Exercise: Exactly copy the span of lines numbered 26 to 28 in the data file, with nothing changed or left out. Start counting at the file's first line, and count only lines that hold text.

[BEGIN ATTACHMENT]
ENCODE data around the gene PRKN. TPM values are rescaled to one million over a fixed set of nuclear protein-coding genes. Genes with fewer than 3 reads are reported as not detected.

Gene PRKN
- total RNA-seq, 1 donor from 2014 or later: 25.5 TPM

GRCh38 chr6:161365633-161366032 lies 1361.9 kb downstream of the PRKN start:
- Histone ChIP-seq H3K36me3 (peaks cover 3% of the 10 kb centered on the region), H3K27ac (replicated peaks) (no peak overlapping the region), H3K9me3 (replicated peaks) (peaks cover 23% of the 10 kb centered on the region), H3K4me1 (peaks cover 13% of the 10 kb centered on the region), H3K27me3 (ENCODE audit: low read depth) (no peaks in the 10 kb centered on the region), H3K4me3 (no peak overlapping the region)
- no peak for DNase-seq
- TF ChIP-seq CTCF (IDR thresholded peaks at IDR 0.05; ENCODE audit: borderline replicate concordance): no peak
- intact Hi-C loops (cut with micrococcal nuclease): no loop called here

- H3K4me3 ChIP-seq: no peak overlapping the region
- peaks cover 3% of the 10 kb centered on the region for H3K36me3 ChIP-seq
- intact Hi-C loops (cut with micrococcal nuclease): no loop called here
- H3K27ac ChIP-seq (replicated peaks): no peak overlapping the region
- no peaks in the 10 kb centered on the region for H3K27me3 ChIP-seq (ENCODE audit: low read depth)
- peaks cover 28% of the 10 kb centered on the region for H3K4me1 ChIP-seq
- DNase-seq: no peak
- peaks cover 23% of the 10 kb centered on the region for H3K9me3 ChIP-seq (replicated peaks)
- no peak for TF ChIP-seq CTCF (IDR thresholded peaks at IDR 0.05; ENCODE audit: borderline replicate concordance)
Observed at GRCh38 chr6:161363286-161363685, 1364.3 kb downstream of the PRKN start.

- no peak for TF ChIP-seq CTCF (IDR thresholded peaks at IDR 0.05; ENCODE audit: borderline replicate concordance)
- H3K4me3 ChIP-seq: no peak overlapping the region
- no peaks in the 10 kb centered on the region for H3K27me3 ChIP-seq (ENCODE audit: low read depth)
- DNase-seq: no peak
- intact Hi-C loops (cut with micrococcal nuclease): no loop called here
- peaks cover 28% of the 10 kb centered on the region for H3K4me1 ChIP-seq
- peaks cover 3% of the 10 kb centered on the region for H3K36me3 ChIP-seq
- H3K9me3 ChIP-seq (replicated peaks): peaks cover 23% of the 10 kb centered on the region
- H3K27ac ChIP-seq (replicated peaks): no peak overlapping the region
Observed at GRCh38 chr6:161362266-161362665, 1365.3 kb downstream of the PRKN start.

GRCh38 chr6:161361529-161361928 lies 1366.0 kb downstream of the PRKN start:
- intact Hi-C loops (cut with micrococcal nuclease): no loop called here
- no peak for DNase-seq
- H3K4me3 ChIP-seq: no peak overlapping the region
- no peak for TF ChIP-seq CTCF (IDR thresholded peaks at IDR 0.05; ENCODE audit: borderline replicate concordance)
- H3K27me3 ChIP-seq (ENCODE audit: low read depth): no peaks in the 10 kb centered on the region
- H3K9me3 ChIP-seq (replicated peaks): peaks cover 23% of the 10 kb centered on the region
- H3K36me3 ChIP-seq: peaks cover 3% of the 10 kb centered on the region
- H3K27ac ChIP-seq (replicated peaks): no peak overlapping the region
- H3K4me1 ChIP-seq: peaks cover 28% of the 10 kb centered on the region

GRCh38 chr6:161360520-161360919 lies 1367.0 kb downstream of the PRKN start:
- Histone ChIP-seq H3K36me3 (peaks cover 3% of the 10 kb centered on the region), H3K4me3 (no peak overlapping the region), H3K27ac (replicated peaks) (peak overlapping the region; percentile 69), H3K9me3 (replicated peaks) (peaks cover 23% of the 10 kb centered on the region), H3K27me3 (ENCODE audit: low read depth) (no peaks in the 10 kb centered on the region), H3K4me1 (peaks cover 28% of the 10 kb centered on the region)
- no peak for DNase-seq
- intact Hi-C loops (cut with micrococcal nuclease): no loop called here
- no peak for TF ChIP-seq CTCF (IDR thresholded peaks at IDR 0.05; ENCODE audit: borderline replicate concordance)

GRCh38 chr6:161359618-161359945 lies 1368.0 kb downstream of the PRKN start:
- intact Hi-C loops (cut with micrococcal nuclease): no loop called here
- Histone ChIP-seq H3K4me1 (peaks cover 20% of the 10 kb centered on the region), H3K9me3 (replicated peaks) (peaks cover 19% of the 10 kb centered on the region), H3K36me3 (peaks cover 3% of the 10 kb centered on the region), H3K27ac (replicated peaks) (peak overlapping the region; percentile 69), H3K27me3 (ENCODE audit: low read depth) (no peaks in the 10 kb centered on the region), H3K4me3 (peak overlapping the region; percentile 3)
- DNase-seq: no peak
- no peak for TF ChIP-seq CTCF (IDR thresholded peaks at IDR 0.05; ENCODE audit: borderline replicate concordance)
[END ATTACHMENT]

- H3K9me3 ChIP-seq (replicated peaks): peaks cover 23% of the 10 kb centered on the region
- H3K27ac ChIP-seq (replicated peaks): no peak overlapping the region
Observed at GRCh38 chr6:161362266-161362665, 1365.3 kb downstream of the PRKN start.